But why would Peter emphasize this? I think Peter wants us to see that we must never think that because we are in God’s family he will suspend judgment on our actions. There are believers who sort of have the idea that, “since my sins have been forgiven through Christ, I’m home free. I can pretty much do as I choose because, hey, my sins are forgiven. God loves me.” That kind of thinking is not taught in the Bible. But many a professing Christian has used the forgiveness of Christ as freedom to sin. The writer of Hebrews points out that like any loving parent, God disciplines his children for their good. He employs trials and hardship to help us learn to be obedient to him. So we fear the Lord because He is God and we do not want to be at odds with him.

But we also see that this fear of God is related to the high cost of our salvation. Salvation is free to us because Jesus died and rose again for us. When we realize what our salvation cost Jesus, we do not want to live in a way that shows that we treat his death and resurrection lightly. Yes, we all sin, but when we brazenly sin in the face of God thinking that God will give us a pass, we are trampling underfoot the Son of God and we are not recognizing God for who he is. Men and women do not think that God will just overlook our sin. His love, righteousness, and justice will not allow him to do that. And his love, righteousness and justice should hold us back in the face of temptation and sin.

IV. BE LOVING. 1:22-25

When we think about our salvation in Christ, and come to see how God is working to transform our lives, we gain a new focus in life. We are looking to the future when we will be with Christ. As our hearts are transformed we seek to conform our conduct to that of Jesus Christ, to be holy. Not only that, but we gain a new appreciation for who God is. We humbly fear him and are sobered by Christ’s death and resurrection in our behalf. But in v.22-25 we learn that as God transforms our lives we gain a new love for others, especially those in the Church. Those who are in Christ are children of God and selflessly seek to love one another.

There is nothing in the world like the church. The church is not an organization, although churches need to be organized. Nor is the church just an affiliation, although we affiliate with each other. People in the church are not held together by taking oaths and promising loyalty to each other. We are not held together by paying dues. No. The church is held together by the love that God pours into our hearts as a result of our coming to know Christ. We are born again not through our own feeble efforts, but by the living and abiding word of God, which as Peter reminds us in v.25 is the gospel, the good news about life in Christ.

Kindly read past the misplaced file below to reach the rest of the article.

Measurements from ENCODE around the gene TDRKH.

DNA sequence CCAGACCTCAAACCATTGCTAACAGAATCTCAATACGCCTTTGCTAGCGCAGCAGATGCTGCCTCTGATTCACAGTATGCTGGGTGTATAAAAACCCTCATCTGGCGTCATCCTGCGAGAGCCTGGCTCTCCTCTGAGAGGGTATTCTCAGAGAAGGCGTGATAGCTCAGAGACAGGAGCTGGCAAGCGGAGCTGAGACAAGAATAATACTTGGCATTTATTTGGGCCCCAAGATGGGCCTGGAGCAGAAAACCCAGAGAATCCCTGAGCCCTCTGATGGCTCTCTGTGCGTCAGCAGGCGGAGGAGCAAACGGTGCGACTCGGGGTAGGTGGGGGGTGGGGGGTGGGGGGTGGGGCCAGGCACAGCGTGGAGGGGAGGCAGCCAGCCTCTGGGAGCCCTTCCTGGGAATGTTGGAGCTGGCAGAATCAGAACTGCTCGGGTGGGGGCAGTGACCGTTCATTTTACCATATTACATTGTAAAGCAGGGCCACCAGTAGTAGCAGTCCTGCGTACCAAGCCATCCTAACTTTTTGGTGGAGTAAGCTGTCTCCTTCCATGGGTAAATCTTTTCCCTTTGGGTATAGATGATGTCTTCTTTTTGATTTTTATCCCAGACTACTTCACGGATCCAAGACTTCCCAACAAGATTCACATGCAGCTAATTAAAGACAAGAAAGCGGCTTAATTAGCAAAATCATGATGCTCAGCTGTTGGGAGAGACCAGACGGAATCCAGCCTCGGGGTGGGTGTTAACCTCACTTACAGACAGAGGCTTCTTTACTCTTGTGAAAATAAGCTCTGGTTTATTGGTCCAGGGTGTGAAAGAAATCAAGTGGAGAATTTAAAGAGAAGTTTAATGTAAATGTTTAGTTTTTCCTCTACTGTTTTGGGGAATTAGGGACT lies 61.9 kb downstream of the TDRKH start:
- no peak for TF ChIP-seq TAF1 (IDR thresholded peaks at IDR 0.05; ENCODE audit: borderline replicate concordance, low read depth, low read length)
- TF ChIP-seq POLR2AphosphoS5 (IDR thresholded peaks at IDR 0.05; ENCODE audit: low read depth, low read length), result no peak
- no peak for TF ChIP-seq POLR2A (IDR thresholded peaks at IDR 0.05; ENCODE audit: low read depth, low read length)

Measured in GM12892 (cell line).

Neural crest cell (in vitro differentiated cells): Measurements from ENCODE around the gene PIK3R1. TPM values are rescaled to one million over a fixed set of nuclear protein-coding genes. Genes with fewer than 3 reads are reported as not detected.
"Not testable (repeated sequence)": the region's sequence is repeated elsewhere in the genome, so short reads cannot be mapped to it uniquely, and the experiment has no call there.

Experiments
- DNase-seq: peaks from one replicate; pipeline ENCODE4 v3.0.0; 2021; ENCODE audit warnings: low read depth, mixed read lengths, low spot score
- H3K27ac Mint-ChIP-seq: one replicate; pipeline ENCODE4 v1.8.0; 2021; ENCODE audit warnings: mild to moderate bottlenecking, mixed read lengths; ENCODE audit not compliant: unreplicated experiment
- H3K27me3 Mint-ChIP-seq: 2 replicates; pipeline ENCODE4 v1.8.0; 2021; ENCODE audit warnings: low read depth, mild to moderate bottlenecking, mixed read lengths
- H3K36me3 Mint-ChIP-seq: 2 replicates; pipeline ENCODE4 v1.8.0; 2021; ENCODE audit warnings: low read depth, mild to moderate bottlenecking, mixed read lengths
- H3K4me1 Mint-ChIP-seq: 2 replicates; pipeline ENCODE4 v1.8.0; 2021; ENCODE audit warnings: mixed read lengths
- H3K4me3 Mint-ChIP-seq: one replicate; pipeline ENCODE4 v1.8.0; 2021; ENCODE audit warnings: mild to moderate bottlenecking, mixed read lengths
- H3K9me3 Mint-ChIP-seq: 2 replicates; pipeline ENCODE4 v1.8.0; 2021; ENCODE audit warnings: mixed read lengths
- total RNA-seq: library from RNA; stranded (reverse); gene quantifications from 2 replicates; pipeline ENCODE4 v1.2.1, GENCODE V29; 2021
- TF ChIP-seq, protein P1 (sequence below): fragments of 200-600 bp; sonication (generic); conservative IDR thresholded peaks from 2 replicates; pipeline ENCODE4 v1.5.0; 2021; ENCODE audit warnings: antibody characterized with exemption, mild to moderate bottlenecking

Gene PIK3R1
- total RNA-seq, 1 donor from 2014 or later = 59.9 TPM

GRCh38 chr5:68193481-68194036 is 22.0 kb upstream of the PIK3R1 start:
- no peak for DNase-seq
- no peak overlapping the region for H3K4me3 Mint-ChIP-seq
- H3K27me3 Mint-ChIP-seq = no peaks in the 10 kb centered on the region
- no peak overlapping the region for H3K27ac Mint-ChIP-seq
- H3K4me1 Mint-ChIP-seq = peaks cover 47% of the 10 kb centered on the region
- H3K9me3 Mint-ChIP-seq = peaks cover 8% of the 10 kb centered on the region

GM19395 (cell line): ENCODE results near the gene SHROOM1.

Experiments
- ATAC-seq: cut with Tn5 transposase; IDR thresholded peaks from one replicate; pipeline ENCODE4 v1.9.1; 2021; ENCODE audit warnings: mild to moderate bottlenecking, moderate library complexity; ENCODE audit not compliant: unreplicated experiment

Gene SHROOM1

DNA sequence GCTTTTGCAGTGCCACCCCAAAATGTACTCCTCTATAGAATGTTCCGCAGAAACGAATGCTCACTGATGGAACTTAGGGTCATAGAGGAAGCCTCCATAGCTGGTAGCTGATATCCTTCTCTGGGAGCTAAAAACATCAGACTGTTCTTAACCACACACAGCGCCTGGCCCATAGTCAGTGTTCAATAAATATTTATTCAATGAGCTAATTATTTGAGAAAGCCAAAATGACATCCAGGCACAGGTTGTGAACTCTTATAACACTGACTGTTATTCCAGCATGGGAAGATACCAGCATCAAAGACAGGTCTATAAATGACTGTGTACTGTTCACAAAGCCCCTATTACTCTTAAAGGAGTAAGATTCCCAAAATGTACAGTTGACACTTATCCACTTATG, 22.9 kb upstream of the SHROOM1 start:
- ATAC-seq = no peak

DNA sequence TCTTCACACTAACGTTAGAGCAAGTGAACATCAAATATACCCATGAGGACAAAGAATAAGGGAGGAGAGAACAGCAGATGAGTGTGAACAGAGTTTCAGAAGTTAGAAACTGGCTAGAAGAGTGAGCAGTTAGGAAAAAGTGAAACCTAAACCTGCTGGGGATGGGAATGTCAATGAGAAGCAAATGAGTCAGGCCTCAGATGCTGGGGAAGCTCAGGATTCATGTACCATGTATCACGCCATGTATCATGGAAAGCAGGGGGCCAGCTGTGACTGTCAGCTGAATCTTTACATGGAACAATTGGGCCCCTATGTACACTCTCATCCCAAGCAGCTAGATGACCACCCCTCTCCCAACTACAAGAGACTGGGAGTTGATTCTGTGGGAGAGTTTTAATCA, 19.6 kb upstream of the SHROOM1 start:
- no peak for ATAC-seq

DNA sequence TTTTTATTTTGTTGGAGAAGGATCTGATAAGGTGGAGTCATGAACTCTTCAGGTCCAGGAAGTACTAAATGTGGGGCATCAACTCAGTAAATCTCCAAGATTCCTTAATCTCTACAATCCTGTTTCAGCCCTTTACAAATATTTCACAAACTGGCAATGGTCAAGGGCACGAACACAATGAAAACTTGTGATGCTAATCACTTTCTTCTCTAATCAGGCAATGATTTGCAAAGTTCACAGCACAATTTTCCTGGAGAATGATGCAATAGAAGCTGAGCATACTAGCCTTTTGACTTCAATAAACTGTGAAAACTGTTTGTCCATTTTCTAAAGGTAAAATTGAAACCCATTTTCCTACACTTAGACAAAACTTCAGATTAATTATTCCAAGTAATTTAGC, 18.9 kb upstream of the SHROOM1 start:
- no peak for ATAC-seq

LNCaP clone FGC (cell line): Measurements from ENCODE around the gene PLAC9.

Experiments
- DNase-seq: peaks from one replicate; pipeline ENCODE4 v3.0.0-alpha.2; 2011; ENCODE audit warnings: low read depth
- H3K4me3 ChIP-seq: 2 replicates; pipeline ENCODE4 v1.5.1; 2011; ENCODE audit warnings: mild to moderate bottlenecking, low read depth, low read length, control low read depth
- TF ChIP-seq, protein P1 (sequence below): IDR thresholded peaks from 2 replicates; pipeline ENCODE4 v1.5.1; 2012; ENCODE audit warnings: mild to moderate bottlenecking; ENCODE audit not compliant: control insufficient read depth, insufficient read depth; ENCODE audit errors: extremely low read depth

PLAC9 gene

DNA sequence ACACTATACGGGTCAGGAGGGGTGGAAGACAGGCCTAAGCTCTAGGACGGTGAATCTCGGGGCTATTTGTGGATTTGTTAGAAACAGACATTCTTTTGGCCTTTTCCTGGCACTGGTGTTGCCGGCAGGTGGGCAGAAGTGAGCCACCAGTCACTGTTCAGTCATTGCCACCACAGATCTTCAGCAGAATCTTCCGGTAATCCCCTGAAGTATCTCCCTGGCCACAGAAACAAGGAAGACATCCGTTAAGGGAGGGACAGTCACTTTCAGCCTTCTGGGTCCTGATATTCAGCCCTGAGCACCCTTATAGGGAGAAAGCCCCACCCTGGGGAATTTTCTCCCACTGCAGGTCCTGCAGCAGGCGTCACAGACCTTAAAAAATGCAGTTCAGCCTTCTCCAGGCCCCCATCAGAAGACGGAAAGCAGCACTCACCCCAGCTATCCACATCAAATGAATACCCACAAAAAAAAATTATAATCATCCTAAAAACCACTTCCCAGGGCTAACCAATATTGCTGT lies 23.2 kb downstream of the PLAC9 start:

This matter of loving our brothers and sisters in the church is important and challenging. Loving others is not easy. Even in our earthly families we often struggle to love each other. It seems to me that Peter is saying that love for one another is only really possible when we know Christ and are seeking to live in obedience to him. When we are living in obedience to him, his love is better able to flow through us to others because we will be captivated by God and not ourselves.

So let me ask, do you have love for the brothers and sisters in the church? Many Christians attend church and have little interest in sharing the love of Christ with their brothers and sisters in Christ. We live largely to ourselves and the community of Christ, the church that God has placed us into is often little more than a venue for combined individual worship. We are to love one another earnestly from a pure heart.

So what should we do? Well first you need to know what your life is about. Is it about following Jesus or not? Have you repented of your sins and turned to Jesus in faith to receive new life in his kingdom? And if so, what has come of it? How is your life different? When people at work or in your neighborhood get to know you, is it evident by the way you live and talk that you are a follower of Christ? I’m not even talking about sharing the gospel. What about the way you live? If Christ is your life then should not others see Christ in you as Peter tells us in this passage? The life received in salvation is intended by God to be lived in this world. Amen